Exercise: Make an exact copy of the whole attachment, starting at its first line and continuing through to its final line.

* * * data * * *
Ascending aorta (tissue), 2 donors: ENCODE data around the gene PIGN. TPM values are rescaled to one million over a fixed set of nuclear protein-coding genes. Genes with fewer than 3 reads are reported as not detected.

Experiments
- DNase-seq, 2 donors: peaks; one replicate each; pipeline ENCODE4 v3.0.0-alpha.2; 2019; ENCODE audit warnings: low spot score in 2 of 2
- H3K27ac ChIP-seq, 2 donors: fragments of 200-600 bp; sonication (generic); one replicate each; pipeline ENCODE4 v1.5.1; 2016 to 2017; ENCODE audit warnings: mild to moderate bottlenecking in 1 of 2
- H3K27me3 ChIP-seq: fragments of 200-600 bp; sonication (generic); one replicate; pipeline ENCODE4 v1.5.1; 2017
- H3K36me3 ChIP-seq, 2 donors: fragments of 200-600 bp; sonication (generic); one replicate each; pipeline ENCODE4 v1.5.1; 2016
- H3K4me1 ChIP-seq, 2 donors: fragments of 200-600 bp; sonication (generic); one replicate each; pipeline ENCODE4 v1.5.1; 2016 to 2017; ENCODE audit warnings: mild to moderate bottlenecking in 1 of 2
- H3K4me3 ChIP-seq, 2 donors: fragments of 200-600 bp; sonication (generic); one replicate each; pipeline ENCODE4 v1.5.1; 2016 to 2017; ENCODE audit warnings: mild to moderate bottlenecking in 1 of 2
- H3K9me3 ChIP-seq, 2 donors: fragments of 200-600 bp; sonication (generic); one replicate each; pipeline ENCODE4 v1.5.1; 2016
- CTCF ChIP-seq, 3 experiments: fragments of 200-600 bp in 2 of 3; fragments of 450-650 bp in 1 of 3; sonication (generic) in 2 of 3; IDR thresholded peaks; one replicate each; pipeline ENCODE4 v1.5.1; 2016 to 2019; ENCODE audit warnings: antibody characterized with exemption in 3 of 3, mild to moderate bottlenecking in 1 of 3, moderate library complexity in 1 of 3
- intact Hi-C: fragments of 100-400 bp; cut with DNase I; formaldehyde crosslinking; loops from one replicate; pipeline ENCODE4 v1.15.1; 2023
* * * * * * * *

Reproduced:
Ascending aorta (tissue), 2 donors: ENCODE data around the gene PIGN. TPM values are rescaled to one million over a fixed set of nuclear protein-coding genes. Genes with fewer than 3 reads are reported as not detected.

Experiments
- DNase-seq, 2 donors: peaks; one replicate each; pipeline ENCODE4 v3.0.0-alpha.2; 2019; ENCODE audit warnings: low spot score in 2 of 2
- H3K27ac ChIP-seq, 2 donors: fragments of 200-600 bp; sonication (generic); one replicate each; pipeline ENCODE4 v1.5.1; 2016 to 2017; ENCODE audit warnings: mild to moderate bottlenecking in 1 of 2
- H3K27me3 ChIP-seq: fragments of 200-600 bp; sonication (generic); one replicate; pipeline ENCODE4 v1.5.1; 2017
- H3K36me3 ChIP-seq, 2 donors: fragments of 200-600 bp; sonication (generic); one replicate each; pipeline ENCODE4 v1.5.1; 2016
- H3K4me1 ChIP-seq, 2 donors: fragments of 200-600 bp; sonication (generic); one replicate each; pipeline ENCODE4 v1.5.1; 2016 to 2017; ENCODE audit warnings: mild to moderate bottlenecking in 1 of 2
- H3K4me3 ChIP-seq, 2 donors: fragments of 200-600 bp; sonication (generic); one replicate each; pipeline ENCODE4 v1.5.1; 2016 to 2017; ENCODE audit warnings: mild to moderate bottlenecking in 1 of 2
- H3K9me3 ChIP-seq, 2 donors: fragments of 200-600 bp; sonication (generic); one replicate each; pipeline ENCODE4 v1.5.1; 2016
- CTCF ChIP-seq, 3 experiments: fragments of 200-600 bp in 2 of 3; fragments of 450-650 bp in 1 of 3; sonication (generic) in 2 of 3; IDR thresholded peaks; one replicate each; pipeline ENCODE4 v1.5.1; 2016 to 2019; ENCODE audit warnings: antibody characterized with exemption in 3 of 3, mild to moderate bottlenecking in 1 of 3, moderate library complexity in 1 of 3
- intact Hi-C: fragments of 100-400 bp; cut with DNase I; formaldehyde crosslinking; loops from one replicate; pipeline ENCODE4 v1.15.1; 2023